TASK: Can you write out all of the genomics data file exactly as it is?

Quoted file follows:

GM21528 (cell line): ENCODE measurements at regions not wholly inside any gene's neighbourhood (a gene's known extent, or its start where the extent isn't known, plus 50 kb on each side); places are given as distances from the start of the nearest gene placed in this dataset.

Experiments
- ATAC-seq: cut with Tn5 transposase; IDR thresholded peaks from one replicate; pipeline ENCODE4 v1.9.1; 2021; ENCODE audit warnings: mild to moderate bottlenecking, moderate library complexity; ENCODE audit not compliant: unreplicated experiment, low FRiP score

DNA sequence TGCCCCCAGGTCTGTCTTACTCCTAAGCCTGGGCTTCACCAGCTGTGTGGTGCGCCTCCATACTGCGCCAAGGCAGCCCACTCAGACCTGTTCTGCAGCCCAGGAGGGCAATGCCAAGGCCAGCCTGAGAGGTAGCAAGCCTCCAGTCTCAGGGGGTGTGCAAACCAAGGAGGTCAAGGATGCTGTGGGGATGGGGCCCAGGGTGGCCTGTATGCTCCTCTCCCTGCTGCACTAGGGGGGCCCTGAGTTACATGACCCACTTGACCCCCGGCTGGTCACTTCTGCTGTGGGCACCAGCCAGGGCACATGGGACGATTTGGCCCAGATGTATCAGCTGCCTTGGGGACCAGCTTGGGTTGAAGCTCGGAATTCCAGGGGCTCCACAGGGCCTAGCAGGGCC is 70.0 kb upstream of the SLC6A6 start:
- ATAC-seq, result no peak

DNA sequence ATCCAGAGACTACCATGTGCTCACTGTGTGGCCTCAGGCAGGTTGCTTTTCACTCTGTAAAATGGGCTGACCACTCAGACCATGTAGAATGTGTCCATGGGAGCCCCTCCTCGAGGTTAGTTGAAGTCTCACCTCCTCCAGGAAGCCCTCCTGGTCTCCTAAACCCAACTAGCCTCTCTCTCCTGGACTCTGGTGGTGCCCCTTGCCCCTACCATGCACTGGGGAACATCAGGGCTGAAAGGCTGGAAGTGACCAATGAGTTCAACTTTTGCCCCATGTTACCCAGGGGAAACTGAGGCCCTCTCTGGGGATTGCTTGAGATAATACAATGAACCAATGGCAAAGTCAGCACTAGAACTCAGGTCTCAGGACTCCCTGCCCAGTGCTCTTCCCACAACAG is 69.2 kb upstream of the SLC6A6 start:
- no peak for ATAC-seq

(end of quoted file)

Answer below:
GM21528 (cell line): ENCODE measurements at regions not wholly inside any gene's neighbourhood (a gene's known extent, or its start where the extent isn't known, plus 50 kb on each side); places are given as distances from the start of the nearest gene placed in this dataset.

Experiments
- ATAC-seq: cut with Tn5 transposase; IDR thresholded peaks from one replicate; pipeline ENCODE4 v1.9.1; 2021; ENCODE audit warnings: mild to moderate bottlenecking, moderate library complexity; ENCODE audit not compliant: unreplicated experiment, low FRiP score

DNA sequence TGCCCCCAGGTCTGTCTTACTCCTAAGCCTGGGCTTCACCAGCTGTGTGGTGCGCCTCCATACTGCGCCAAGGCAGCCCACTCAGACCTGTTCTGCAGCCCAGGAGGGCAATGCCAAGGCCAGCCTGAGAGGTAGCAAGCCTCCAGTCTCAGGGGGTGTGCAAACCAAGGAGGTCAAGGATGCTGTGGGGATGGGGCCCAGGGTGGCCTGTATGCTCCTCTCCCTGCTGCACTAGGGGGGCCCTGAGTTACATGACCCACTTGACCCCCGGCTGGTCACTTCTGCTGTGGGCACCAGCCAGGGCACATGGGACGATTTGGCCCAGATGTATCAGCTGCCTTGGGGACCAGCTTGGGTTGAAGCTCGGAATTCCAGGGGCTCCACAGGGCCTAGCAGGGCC is 70.0 kb upstream of the SLC6A6 start:
- ATAC-seq, result no peak

DNA sequence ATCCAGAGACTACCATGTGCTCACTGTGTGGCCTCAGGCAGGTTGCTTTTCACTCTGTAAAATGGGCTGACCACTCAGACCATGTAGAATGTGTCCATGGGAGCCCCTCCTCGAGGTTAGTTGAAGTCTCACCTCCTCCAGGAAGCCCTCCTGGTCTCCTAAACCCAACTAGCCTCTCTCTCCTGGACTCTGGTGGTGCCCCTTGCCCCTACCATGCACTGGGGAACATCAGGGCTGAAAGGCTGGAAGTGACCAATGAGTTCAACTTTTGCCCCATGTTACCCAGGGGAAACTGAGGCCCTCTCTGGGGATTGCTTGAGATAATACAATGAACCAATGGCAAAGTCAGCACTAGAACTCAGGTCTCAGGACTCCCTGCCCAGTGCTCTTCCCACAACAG is 69.2 kb upstream of the SLC6A6 start:
- no peak for ATAC-seq